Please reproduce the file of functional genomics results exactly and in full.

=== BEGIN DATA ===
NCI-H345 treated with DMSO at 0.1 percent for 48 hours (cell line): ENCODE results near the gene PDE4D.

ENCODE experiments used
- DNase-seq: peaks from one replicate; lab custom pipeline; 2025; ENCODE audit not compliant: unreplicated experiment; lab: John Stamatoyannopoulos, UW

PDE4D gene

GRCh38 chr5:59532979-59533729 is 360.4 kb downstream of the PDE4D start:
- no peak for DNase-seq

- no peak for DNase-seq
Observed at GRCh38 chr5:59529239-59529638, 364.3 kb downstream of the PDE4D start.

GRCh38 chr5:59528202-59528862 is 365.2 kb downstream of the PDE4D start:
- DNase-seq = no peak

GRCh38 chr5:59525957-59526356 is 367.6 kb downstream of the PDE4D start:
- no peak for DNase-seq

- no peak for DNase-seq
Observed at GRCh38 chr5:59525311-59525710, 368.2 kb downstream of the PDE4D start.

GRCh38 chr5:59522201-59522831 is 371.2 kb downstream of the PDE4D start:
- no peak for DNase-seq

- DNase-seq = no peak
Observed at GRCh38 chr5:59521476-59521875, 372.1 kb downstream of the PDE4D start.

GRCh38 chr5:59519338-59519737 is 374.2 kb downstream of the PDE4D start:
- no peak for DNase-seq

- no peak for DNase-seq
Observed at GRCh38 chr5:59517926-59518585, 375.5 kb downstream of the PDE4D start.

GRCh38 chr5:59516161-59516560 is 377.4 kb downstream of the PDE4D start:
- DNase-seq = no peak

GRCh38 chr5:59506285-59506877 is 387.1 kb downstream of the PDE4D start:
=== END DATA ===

NCI-H345 treated with DMSO at 0.1 percent for 48 hours (cell line): ENCODE results near the gene PDE4D.

ENCODE experiments used
- DNase-seq: peaks from one replicate; lab custom pipeline; 2025; ENCODE audit not compliant: unreplicated experiment; lab: John Stamatoyannopoulos, UW

PDE4D gene

GRCh38 chr5:59532979-59533729 is 360.4 kb downstream of the PDE4D start:
- no peak for DNase-seq

- no peak for DNase-seq
Observed at GRCh38 chr5:59529239-59529638, 364.3 kb downstream of the PDE4D start.

GRCh38 chr5:59528202-59528862 is 365.2 kb downstream of the PDE4D start:
- DNase-seq = no peak

GRCh38 chr5:59525957-59526356 is 367.6 kb downstream of the PDE4D start:
- no peak for DNase-seq

- no peak for DNase-seq
Observed at GRCh38 chr5:59525311-59525710, 368.2 kb downstream of the PDE4D start.

GRCh38 chr5:59522201-59522831 is 371.2 kb downstream of the PDE4D start:
- no peak for DNase-seq

- DNase-seq = no peak
Observed at GRCh38 chr5:59521476-59521875, 372.1 kb downstream of the PDE4D start.

GRCh38 chr5:59519338-59519737 is 374.2 kb downstream of the PDE4D start:
- no peak for DNase-seq

- no peak for DNase-seq
Observed at GRCh38 chr5:59517926-59518585, 375.5 kb downstream of the PDE4D start.

GRCh38 chr5:59516161-59516560 is 377.4 kb downstream of the PDE4D start:
- DNase-seq = no peak

GRCh38 chr5:59506285-59506877 is 387.1 kb downstream of the PDE4D start: